the school gates open 8.40am each morning.
St. John of God Primary School, The Faythe, Wexford, Y35 YT38, Ireland. ~ 053-9123105. H.S.C.L. 087-9657964
Friday, 14th August 2020


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Bullying among children is aggressive behavior that is persistent, intentional, and involves an imbalance of power or strength. Children who are bullied need clear messages of support from adults, in school and at home. Although we want children to be strong and assertive so that they can stand up to kids who bully, adults must realize that many children aren't ready to do this. Adults play critical roles in helping children who are bullied and in creating a healthy, safe climate in school.

How can you help a child (or children) who is bullied?

  • Don't do further damage by lending too much support in public. Children are concerned about what their peer group sees and knows. It may be more helpful to lend your supportive words and gestures in private.


  • Spend time with the child being bullied. Learn about what's been going on. Listen. Get the facts (who, what, when, where, and how) and assess the child's feelings about the bullying. Is this the first time he or she has been hurt by bullying, or is this something that's been going on for a while? Recognize that this discussion may be difficult for the child. Tell him / her that you are sorry about what happened. Assure the child that it's not his or her fault.


  • Praise the child for their courage to discuss bullying incidents with you. Explain how helpful they are being by providing this important information, not only for themselves, but also for the rest of the students and staff.


  • Ask the child what he or she needs to feel safe. Those who are bullied may feel powerless, scared, and helpless. Give this child a voice. Follow through and grant their requests, where possible.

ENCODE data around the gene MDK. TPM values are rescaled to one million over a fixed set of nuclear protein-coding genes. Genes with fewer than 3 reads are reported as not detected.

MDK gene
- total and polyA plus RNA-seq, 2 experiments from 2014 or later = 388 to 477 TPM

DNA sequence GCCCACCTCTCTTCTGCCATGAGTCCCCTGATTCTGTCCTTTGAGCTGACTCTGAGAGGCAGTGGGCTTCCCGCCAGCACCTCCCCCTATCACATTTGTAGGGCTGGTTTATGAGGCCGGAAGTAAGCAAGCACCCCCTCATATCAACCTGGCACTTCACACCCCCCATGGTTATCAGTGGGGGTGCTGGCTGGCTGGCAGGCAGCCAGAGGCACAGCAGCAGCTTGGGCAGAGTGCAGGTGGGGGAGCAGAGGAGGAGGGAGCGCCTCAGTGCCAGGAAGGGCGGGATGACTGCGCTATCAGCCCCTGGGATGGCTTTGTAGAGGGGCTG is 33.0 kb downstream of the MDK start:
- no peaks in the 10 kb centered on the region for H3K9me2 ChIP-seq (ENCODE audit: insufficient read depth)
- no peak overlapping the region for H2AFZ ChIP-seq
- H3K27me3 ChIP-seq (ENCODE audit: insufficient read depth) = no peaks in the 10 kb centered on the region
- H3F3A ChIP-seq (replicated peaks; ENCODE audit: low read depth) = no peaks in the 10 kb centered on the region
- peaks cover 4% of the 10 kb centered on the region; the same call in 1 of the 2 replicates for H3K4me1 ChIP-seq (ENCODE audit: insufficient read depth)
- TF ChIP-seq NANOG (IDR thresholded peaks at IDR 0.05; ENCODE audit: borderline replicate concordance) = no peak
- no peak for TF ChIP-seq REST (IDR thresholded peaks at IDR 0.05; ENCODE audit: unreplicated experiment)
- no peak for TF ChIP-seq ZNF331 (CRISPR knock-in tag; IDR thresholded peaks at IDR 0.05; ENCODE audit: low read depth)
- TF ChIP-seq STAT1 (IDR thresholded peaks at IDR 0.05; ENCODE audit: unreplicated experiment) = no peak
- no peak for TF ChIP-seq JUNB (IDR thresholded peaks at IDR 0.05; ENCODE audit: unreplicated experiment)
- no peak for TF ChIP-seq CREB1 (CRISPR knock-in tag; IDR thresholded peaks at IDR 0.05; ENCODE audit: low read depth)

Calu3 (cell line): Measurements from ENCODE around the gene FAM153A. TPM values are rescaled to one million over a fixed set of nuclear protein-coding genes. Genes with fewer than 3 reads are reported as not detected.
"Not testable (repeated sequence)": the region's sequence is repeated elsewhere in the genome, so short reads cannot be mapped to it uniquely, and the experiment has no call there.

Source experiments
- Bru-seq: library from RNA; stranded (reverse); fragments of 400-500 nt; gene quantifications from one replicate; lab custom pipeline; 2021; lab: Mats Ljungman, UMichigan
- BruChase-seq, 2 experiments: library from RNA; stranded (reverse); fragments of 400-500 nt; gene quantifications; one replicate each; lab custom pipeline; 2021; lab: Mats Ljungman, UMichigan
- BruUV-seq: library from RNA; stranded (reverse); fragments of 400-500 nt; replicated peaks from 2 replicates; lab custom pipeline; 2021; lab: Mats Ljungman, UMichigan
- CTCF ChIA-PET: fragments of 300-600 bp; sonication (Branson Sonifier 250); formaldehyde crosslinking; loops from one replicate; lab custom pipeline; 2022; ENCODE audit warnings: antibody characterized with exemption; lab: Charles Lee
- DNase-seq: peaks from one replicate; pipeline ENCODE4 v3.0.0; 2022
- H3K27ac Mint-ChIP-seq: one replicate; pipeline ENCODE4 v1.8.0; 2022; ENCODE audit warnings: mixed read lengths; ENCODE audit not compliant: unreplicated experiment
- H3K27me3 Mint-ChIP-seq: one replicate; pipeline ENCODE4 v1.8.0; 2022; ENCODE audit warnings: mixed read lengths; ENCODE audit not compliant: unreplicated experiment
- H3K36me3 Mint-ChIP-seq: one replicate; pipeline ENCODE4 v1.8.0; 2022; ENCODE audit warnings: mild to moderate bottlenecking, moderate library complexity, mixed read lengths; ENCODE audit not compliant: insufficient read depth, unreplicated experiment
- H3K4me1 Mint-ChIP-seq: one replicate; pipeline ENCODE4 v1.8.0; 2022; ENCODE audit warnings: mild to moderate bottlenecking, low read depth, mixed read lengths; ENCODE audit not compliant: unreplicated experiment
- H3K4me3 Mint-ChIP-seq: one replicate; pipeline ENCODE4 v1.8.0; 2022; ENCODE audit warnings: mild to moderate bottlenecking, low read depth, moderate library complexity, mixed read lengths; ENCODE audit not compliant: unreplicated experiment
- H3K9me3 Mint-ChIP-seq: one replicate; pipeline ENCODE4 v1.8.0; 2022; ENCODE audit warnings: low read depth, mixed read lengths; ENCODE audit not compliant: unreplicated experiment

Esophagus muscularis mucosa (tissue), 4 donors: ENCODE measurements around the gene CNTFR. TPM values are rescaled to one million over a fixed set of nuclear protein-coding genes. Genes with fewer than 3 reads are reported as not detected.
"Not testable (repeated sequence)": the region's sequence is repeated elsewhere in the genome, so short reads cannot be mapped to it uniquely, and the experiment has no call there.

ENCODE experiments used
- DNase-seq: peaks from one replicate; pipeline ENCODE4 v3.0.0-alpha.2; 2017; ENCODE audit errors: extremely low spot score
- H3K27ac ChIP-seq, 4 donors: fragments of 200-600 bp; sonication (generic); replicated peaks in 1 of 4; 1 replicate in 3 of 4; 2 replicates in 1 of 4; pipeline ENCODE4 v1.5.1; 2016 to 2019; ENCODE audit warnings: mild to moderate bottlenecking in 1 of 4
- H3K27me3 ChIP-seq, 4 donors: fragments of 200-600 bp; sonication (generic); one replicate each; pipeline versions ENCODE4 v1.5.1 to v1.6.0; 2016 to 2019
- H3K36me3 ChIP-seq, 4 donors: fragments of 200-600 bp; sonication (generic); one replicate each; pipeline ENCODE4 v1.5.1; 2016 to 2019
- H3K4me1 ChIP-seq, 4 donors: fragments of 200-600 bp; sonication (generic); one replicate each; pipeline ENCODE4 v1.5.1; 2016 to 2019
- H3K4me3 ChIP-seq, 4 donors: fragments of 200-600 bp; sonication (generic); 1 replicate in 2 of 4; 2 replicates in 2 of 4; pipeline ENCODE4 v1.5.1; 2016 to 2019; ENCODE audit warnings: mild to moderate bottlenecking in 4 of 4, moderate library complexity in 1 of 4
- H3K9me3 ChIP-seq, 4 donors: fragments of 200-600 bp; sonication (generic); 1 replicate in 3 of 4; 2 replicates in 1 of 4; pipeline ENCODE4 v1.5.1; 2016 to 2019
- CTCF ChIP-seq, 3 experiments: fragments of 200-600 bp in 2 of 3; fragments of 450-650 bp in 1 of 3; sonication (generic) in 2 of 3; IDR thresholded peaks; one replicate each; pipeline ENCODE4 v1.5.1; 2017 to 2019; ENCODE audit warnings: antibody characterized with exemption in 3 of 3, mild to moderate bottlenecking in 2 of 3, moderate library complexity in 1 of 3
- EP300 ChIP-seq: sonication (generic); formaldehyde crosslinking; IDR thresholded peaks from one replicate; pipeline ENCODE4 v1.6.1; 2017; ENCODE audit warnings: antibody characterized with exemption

• Emphasize the confidential nature of your discussion and be clear about who will and will not be given this information. Get additional facts about the incident(s) from other adults or children, so the bullied child doesn't feel that he or she could be easily identified as the sole reporter of the abuse. Protect this child in conversations with the child / children who bully. Don't reveal his or her identity, if possible. Rather, explain that you've learned about the bullying from a number of sources, including other children.


  • Keep notes.


  • Communicate with colleagues about the bullying incident. Other staff members who have contact with the child who was bullied can also lend support and assistance. Ask them to continue their observations to be sure that the bullying has stopped. Also encourage them to communicate progress or further incidents to all of the appropriate staff members.


  • Don't force a meeting between the child who is bullied and the children who bullied them. Such meetings can cause much further harm. Forced apologies don't help.


  • Provide as much information as you can about your “next steps” for the victim. Information is helpful for the child being bullied to regain a sense of safety and control. Urge the child to report any further incidents of bullying that involve the same or different children.


  • Encourage and support the child who is bullied in making friends. One of the most important bullying prevention tools is helping each child at school to have a good friend to be with and talk to.


  • Explore how the child parents / guardians may be of support to them. Many children keep incidents of bullying to themselves and don't tell their parents / guardians. Explain that if their parents / guardians know, more support may be available.


  • Talk with parents / guardians, if appropriate, about your concerns.


  • When incidents of bullying have been proven, follow through on your schools Code of Behaviour and / or Anti-Bullying Policy.


  • Make a referral, if needed. Bullying can be traumatic, just as other forms of abuse can be. Assess, or have another professional assess, how much support and assistance this student may need. Talk with your school counselor about a counseling or mental health referral. Err on the side of offering more services, rather than fewer. Bullying is no longer viewed as a rite of passage that all kids just have to endure. It is a form of abuse that can cause psychological, physical, and academic problems for children who are bullied.


  • Make sure you follow up with a student who has been bullied. Let the student know that you are a resource for him or her and that you plan to “check in” with them in two to three days and beyond.


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